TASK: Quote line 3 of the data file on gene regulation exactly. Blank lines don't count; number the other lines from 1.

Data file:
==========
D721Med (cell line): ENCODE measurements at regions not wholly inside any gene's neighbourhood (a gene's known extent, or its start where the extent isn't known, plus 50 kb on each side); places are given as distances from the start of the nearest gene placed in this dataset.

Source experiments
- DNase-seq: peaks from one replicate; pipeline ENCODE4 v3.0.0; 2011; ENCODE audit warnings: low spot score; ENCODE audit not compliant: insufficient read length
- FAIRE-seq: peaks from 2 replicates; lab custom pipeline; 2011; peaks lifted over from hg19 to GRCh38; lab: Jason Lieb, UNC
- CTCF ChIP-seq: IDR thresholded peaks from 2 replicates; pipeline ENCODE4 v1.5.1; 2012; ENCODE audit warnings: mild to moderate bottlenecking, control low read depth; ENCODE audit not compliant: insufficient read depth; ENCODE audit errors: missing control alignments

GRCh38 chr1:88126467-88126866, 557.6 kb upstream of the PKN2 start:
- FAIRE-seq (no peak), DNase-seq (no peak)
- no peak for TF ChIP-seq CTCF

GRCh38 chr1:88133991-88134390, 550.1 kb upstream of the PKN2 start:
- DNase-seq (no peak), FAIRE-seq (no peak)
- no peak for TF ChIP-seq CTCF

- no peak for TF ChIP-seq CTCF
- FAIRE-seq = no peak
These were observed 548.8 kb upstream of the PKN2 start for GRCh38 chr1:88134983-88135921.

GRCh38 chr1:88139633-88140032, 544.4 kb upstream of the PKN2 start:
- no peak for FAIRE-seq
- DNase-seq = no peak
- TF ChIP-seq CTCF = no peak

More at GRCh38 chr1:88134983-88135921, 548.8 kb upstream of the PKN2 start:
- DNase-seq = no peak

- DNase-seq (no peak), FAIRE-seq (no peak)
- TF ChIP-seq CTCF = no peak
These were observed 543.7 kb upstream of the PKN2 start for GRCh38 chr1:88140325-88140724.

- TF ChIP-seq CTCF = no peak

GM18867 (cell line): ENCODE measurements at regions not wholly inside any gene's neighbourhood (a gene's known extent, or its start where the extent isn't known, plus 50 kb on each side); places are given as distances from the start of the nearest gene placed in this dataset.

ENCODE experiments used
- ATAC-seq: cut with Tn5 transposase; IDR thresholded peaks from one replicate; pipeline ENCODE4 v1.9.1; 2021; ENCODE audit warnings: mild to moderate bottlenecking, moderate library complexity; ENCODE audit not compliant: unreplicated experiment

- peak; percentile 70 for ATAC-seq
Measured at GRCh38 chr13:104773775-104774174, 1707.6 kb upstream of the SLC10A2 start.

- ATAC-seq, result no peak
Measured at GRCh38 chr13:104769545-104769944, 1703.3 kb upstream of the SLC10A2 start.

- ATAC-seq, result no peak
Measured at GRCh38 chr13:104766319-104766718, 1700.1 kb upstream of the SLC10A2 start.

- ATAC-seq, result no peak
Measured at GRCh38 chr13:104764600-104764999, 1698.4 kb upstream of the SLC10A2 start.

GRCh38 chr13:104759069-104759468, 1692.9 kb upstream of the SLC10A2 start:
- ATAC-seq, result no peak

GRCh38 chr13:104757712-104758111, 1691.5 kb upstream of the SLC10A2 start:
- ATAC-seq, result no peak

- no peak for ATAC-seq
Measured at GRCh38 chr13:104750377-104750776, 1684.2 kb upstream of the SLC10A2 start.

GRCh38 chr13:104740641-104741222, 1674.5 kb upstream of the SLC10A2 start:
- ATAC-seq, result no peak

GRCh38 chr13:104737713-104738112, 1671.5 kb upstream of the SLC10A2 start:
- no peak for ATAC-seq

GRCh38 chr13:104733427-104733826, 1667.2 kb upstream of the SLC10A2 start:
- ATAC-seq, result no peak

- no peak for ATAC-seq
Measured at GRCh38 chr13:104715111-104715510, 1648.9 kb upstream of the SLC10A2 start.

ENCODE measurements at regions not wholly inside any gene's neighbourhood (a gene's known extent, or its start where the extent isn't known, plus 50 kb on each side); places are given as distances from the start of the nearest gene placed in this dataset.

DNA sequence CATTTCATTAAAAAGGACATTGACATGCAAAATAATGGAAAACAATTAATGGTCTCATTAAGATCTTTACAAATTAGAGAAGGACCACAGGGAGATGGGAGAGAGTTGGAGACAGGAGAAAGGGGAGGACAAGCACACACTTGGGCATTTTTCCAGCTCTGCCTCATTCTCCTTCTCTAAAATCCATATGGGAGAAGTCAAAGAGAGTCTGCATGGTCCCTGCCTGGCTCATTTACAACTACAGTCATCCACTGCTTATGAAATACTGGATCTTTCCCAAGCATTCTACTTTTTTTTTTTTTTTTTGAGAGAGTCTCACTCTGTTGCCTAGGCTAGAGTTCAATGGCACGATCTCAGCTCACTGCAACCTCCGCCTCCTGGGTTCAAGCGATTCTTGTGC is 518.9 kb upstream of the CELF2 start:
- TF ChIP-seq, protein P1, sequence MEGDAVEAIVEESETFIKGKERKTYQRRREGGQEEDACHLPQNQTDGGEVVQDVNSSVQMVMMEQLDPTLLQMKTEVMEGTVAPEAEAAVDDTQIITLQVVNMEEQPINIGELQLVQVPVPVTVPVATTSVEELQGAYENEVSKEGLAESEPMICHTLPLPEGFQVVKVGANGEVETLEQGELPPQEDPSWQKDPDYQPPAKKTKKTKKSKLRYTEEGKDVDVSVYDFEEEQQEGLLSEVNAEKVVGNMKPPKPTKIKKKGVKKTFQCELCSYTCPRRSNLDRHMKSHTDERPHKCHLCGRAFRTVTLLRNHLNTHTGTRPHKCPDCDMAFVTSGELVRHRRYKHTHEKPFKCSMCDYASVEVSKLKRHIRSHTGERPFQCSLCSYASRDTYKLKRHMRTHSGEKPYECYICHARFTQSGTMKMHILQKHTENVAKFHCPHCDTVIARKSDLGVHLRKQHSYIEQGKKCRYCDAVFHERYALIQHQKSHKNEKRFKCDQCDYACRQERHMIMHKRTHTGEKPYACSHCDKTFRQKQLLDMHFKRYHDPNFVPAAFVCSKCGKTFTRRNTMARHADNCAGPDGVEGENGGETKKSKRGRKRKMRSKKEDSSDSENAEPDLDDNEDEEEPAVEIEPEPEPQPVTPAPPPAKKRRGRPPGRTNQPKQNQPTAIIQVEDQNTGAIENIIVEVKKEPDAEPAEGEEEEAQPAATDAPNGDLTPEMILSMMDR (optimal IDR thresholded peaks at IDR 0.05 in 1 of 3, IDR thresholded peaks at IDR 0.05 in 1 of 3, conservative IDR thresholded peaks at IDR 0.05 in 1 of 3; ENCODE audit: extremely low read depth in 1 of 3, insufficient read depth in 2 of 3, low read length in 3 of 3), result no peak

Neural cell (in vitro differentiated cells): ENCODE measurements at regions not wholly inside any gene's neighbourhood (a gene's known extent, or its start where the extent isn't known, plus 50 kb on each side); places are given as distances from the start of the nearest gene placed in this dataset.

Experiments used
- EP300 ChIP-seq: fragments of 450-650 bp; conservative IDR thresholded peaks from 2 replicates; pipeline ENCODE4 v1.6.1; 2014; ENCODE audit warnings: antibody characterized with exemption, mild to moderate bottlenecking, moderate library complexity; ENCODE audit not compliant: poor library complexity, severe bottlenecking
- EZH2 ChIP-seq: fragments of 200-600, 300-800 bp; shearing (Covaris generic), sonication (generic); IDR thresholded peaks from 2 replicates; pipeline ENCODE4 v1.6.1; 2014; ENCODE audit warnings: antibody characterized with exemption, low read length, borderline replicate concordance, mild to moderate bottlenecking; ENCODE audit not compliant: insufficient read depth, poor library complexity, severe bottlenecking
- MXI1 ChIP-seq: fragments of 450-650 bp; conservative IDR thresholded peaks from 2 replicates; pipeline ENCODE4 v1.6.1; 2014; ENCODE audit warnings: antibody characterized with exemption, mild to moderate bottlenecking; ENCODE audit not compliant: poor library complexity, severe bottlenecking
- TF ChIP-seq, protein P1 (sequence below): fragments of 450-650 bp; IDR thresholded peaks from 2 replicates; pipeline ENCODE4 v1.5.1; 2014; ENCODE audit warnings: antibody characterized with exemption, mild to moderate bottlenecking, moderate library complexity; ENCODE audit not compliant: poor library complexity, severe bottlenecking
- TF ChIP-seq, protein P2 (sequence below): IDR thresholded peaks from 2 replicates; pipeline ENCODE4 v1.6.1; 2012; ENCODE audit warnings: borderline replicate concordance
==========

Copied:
- DNase-seq: peaks from one replicate; pipeline ENCODE4 v3.0.0; 2011; ENCODE audit warnings: low spot score; ENCODE audit not compliant: insufficient read length